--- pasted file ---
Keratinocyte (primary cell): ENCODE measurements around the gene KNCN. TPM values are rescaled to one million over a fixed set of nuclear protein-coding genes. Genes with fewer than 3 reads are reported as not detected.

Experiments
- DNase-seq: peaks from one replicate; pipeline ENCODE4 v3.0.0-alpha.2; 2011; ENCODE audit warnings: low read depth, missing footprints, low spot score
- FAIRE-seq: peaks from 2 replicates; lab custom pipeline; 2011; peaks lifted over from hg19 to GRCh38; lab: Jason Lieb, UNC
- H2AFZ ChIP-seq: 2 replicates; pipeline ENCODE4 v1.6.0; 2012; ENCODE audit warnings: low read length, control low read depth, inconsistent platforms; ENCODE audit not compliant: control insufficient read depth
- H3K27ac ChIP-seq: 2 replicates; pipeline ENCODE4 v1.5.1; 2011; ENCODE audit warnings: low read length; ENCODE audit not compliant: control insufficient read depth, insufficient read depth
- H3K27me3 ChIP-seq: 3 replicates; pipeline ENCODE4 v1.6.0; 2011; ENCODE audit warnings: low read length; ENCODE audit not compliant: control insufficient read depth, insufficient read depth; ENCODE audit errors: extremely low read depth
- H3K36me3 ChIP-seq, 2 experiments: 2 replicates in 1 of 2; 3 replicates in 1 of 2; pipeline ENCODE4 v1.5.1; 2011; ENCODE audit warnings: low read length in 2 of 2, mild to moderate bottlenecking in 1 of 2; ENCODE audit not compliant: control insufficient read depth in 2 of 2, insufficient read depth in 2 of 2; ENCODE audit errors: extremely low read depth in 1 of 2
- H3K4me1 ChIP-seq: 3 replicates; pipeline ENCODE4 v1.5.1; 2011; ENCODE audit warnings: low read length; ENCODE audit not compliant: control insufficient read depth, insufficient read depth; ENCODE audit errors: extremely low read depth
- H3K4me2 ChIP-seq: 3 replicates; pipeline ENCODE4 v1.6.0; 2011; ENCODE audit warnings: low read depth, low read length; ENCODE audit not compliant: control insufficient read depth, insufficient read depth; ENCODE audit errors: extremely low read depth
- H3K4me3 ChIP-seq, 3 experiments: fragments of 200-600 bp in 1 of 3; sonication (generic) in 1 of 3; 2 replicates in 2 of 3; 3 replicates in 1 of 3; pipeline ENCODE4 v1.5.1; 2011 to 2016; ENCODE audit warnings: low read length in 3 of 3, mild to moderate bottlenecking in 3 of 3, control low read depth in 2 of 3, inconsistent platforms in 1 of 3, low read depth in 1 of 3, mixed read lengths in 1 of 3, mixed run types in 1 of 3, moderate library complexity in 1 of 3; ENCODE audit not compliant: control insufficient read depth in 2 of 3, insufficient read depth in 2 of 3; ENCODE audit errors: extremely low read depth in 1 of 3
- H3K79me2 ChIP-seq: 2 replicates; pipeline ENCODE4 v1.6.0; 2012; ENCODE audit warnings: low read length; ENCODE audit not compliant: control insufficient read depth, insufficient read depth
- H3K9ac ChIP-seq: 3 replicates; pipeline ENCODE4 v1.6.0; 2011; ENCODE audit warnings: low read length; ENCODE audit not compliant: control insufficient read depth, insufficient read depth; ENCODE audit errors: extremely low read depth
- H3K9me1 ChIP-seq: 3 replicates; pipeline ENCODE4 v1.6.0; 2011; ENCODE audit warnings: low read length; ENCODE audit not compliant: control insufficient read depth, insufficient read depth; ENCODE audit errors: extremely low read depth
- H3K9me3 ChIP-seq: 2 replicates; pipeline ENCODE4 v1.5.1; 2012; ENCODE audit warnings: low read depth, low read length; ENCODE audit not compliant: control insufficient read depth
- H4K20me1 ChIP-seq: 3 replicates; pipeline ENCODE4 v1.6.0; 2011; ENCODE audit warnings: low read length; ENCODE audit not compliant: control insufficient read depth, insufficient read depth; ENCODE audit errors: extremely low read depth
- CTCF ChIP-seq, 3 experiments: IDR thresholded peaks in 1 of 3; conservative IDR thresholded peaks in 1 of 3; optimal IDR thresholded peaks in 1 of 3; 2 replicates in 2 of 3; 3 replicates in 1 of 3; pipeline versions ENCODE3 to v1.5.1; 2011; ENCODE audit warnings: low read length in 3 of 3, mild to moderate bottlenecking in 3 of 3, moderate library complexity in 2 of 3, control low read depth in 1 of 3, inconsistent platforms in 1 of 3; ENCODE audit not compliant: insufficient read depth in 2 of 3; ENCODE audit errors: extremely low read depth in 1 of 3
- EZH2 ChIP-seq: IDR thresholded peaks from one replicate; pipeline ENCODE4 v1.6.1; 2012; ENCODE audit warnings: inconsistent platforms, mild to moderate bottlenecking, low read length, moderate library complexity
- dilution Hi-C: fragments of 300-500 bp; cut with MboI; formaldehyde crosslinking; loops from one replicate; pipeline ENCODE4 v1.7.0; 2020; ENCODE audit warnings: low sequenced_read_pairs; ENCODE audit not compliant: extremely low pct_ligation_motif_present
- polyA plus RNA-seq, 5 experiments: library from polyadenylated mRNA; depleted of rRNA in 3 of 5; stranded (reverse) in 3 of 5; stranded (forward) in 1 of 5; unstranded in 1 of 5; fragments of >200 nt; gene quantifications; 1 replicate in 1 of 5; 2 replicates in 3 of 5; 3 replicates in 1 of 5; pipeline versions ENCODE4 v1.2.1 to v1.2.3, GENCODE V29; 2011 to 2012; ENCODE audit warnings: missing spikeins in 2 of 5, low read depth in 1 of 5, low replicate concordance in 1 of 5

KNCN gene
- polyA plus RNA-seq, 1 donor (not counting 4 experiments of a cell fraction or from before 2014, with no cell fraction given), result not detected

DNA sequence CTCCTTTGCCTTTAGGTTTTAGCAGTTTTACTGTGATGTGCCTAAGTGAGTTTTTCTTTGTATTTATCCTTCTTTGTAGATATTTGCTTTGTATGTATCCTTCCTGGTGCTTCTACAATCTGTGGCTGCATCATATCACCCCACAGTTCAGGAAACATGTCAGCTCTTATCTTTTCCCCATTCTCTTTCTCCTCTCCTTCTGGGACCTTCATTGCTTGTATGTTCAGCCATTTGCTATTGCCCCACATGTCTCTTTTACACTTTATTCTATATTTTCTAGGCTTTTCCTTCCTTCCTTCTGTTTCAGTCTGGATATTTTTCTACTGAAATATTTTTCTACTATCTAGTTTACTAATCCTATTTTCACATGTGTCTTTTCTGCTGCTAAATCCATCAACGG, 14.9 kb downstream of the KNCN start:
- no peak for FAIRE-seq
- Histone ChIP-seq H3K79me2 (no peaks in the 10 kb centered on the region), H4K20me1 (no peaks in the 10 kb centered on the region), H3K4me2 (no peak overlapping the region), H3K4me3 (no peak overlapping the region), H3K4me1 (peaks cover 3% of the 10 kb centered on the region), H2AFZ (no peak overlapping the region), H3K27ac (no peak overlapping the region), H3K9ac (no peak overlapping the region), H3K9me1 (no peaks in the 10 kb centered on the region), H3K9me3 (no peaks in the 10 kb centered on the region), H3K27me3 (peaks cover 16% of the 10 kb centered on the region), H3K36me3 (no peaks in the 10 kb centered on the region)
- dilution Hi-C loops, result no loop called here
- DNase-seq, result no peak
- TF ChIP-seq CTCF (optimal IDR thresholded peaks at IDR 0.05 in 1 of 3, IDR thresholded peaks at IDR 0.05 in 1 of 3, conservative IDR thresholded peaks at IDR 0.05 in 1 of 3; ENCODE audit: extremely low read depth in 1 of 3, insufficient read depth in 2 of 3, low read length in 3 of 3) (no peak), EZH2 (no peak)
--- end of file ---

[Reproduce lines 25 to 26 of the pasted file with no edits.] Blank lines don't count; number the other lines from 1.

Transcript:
- Histone ChIP-seq H3K79me2 (no peaks in the 10 kb centered on the region), H4K20me1 (no peaks in the 10 kb centered on the region), H3K4me2 (no peak overlapping the region), H3K4me3 (no peak overlapping the region), H3K4me1 (peaks cover 3% of the 10 kb centered on the region), H2AFZ (no peak overlapping the region), H3K27ac (no peak overlapping the region), H3K9ac (no peak overlapping the region), H3K9me1 (no peaks in the 10 kb centered on the region), H3K9me3 (no peaks in the 10 kb centered on the region), H3K27me3 (peaks cover 16% of the 10 kb centered on the region), H3K36me3 (no peaks in the 10 kb centered on the region)
- dilution Hi-C loops, result no loop called here